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Behind the Scenes: Strike Coordination

Millersville Chapter APSCUF President Dr. Barry David wears I Am APSCUF t-shirt

I am APSCUF

Dr. Robyn Davis Coordinates Signs on the Picket Line at the Ware Center in Downtown Lancaster

Robyn Davis coordinates signs

The successful leadership of both the mobilization committee and faculty coordinators provided the initial glue that helped hold the strike together. Preparation for the event began about a year after the initial contract expired. Biweekly conference calls ensued between chapter presidents on the Negotiations committee and the Mobilization committee. As president of Millersville APSCUF chapter, Barry David participated in mobilization calls “from about late May all the way through to October, in addition to the chapter presidents calls and negotiations committee calls.”1 While David participated in the union’s previous authorization votes, he never actually stood on a picket line on strike. Planning early helped provide a small sense of security in an otherwise uncharted territory. This gave APSCUF union members a foundation to build off of as the possibility of a strike turned into a probable event. As the strike date approached, David noted that the days directly before the strike mainly involved “rallying people together to perform on the mobilization committee locally.”2 Serving as mobilization chair, Ken Smith gathered volunteers to serve as picket captains, organized the picket lines, collected hand-made signs, and disseminated information to faculty through personal email accounts about anticipated procedures if the strike commenced. On the morning of October 19, 2016, David and Smith called union members to their designated picketing locations. These efforts started at 4:59 Wednesday morning as David sent out emails containing the news before departing for campus.

Representation

Representation

Kathleen Walsh: Quality education. No exceptions.

Kathleen Walsh: "Quality faculty = Quality education." 

David continued to spread information about the strike negotiations via email and word-of-mouth. During Wednesday and Thursday night of the strike, he engaged in conference calls between chapter presidents and the mobilization committee. Acting as a messenger, he relayed the information generated during these meetings to faculty members via email and on the picket line. Sending about two to three emails per day, David attempted to relay specific points discussed during the meeting to union members. The faculty’s reactions to this communication were mixed. Some felt unprepared and thought more action was needed. Others felt the union effectively circulated information, making it accessible to everyone directly involved. Although not all questions were immediately answered, as time went on answers eventually arose. As a result, a number of faculty members expressed they received enough emails to feel personally informed.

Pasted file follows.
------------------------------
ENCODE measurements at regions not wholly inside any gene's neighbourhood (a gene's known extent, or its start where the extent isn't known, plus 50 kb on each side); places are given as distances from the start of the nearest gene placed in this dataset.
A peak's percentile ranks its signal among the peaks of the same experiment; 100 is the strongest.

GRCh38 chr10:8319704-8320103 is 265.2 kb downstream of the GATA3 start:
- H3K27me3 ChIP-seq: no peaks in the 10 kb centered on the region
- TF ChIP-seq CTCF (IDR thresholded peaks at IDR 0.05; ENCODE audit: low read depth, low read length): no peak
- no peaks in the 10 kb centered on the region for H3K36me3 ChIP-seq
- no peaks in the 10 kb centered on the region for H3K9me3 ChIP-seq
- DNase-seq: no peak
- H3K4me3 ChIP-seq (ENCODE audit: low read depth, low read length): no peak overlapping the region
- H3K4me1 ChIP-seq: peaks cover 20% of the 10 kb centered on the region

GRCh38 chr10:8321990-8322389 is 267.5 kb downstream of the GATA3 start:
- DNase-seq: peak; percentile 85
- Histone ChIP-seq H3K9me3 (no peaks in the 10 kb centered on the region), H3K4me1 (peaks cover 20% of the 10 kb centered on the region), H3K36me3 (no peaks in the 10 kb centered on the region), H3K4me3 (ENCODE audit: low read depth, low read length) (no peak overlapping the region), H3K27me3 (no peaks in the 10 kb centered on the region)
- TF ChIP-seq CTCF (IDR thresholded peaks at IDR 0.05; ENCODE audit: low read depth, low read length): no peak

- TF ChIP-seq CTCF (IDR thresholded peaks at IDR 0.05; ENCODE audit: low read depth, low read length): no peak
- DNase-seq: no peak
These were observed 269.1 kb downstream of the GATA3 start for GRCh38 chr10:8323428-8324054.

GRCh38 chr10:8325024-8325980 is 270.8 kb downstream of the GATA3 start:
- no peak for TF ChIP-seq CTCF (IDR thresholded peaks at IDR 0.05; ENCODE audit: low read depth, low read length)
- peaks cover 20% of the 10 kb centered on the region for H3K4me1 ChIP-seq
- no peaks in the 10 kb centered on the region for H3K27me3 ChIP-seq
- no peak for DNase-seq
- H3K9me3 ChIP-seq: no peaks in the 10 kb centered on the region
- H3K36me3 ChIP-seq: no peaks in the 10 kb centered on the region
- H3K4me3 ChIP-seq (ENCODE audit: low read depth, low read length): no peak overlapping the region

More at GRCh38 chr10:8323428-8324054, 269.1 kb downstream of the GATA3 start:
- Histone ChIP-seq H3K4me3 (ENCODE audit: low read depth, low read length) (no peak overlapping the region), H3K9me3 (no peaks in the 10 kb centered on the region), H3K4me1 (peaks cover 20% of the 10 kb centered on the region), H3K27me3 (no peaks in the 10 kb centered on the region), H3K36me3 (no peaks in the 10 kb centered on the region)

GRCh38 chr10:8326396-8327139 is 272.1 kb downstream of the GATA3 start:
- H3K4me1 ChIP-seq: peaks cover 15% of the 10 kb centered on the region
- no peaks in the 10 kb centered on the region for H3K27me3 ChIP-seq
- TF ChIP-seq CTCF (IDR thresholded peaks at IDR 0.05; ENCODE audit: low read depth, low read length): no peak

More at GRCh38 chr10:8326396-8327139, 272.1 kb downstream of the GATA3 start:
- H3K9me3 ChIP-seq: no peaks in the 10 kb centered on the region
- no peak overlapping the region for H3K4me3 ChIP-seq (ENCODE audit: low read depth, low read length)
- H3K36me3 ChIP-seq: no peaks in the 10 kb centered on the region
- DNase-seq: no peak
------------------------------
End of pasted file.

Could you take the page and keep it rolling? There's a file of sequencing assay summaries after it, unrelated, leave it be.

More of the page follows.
Yet, the role of chief communicator placed a taxing responsibility on Barry David given the challenges of the strike experience. Negotiation regulations prevented him from passing on much information. He lamented the cryptic reports he was forced to relay:    

""And that was hard. You know, I have my colleagues standing out here on the street wondering what’s going on, they’re giving up, you know, a great deal for a strike like this."3 -Barry David

Sandra Deemer and Laurie Hanich: APSCUF Won't Sacrifice Quality Education

Sandra Deemer and Laurie Hanich: APSCUF will not sacrifice quality education